1835 Seitaien Map of Qing China (w/ Korea, India, and Japan)

QingChina-seitaien-1835
$6,500.00
清朝一統之圖 / The unification of the Qing Dynasty. / Shinchō ittō no zu. / Chōi ichiran.
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1835 Seitaien Map of Qing China (w/ Korea, India, and Japan)

QingChina-seitaien-1835

Important map reafirming Qing Unity and dominance following Jahangir's Holy War on the Turkestan Frontier.

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Title


清朝一統之圖 / The unification of the Qing Dynasty. / Shinchō ittō no zu. / Chōi ichiran.
  1835 (dated)    25.5 x 22.5 in (64.77 x 57.15 cm)     1 : 950000

Description


Ostensibly a天保 Tenpō 6 map of China under the Qing Dynasty, this map in fact covers from India to Japan, inclusive of all of China and Korea, reflecting a pan-Buddhist perspective. The Great Wall is evident at the top of the map and in fact forms part of the title. The Gobi Desert is also identifiable at the top left. Hainan is at bottom center. Taiwan or Formosa does not appear obviously present, but the large landmass roughly located in the same area represents the Ryukyu Kingdom, specifically Okinawa. Its outsized proportion reflects the importance of the semi-independent Kingdom to Chinese-Japanese trade, the direct execution of which was, at that time, forbidden by the Tokugawa Shogunate. Along the bottom of the map of the map a series of small islands represent the East Indian archipelago, but the names are in fact drawn various other parts of the world.

The Qing Empire, at this time, was undergoing a prolonged period of weakened borders and exposure to foreign influence. In 1835, as this map was issued, the Daoguang Emperor has just suppressed Jahangir's Holy War against the Qing on the Turkestan Frontier. Allied with the merchant princes of Kokand, the Daoguang Emperor was able to suppress the rebellion, but in doing so granted extensive political and trade concessions to Kokand, which some consider to have been the first of the 'Unequal Treaties.' This map, and its extensive coverage, may have been intended to present a unified image of the Qing China in the face of fracturing frontiers.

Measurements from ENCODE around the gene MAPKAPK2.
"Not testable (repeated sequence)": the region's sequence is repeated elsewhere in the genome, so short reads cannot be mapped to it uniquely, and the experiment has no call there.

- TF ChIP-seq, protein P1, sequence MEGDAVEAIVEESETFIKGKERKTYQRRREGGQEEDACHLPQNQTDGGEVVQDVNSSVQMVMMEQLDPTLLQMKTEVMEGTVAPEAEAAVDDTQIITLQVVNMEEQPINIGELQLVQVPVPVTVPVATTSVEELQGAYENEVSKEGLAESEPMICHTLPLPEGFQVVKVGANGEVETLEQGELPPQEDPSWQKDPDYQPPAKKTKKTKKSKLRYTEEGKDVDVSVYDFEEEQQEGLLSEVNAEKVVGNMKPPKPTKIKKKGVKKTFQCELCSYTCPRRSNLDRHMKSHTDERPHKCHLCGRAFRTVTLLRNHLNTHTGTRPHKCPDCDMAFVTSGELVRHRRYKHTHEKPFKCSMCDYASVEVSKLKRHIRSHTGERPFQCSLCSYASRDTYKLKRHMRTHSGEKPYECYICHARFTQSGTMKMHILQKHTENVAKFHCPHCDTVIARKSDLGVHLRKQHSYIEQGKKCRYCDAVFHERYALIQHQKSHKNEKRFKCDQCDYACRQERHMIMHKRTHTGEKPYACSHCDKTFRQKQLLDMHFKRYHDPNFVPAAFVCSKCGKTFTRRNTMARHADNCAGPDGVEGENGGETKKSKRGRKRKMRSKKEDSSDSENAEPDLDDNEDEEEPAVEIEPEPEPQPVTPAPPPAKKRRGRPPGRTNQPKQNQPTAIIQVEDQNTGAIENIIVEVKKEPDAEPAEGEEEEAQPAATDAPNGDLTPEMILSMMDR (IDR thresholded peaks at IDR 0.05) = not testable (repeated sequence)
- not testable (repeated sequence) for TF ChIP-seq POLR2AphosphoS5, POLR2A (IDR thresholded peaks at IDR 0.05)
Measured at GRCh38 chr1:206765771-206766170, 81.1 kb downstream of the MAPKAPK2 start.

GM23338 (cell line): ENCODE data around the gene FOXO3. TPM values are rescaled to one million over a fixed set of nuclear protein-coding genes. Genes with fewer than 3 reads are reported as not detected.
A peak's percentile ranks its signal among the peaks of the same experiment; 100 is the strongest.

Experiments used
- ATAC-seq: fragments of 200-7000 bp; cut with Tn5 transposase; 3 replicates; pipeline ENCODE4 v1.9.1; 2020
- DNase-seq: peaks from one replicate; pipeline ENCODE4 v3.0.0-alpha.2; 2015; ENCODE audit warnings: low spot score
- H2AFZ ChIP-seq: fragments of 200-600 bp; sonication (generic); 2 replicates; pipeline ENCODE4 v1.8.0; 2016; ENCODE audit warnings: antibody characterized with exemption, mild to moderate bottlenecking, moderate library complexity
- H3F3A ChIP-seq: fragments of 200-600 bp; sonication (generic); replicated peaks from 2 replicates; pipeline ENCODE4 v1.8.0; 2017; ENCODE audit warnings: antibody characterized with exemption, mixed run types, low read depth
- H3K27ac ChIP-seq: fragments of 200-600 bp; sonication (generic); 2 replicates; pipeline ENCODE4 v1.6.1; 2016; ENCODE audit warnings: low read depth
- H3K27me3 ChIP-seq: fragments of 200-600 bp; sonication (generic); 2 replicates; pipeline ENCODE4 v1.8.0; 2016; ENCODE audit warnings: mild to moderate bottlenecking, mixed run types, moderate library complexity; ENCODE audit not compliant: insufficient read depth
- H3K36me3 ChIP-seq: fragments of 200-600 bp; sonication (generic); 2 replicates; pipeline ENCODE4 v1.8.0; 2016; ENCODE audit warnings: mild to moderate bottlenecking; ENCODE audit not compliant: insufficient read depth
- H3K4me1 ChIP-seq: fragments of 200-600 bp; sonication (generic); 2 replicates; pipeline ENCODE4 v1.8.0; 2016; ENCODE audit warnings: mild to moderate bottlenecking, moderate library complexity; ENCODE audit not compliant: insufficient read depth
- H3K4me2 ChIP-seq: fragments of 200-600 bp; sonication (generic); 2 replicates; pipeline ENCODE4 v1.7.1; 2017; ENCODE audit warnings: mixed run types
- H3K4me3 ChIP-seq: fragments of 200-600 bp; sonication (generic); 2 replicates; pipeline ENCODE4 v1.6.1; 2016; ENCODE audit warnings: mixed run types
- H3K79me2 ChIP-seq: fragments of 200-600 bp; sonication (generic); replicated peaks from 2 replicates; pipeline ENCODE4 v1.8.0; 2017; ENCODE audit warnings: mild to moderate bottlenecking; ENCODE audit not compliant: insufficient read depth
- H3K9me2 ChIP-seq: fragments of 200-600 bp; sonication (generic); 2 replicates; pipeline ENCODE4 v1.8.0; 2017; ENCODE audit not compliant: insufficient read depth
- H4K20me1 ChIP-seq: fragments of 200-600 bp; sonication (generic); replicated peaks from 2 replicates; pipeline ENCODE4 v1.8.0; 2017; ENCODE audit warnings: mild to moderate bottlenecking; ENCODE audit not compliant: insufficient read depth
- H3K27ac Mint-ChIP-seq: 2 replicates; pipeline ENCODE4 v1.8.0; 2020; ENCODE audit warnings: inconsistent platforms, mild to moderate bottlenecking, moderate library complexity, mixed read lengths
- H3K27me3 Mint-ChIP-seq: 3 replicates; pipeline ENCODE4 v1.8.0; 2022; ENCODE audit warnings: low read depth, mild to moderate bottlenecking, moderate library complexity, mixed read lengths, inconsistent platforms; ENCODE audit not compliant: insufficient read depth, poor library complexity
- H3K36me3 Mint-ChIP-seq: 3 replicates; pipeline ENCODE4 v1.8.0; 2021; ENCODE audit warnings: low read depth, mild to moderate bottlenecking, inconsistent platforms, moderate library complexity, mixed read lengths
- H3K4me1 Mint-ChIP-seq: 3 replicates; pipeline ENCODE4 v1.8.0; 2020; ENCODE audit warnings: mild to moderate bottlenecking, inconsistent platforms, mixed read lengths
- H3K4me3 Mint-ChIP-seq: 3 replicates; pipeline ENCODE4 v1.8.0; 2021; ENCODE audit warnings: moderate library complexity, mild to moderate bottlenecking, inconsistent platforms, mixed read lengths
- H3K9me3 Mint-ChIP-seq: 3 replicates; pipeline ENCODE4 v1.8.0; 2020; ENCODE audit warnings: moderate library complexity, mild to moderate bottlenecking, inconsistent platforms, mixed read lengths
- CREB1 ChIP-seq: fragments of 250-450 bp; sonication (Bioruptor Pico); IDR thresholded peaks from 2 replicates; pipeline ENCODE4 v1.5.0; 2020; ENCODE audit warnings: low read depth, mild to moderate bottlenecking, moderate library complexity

This map is attributed to Seitaien Shi and Chinshōtei Zusha. It appears to have been published simultaneously with few if any differences, in both China and Japan, although no definite publication records have survived. We have identified examples in the collections of U.C. Berkeley and the University of Vancouver.

Condition


Good. Wear on original fold lines. Some toning and wormholing. Note we have scanned the map on top of matching paper to minimalize the appearance of the wormholes. These can easily be patched, we will leave this restoration decision up to the buyer. Please study image.

References


OCLC 21834782. University of British Columbia, G7800.1835 S3. Nuobo, M. and Kazutaka, U., Old Maps in Japan, plate 12. Oda, Takeo, Muroga, N., Kazutaka, U., 日本古地図大成. 世界図編, Plate 18. Kazumasa, Yamashita, Japanese Maps of the Edo Period, page 42.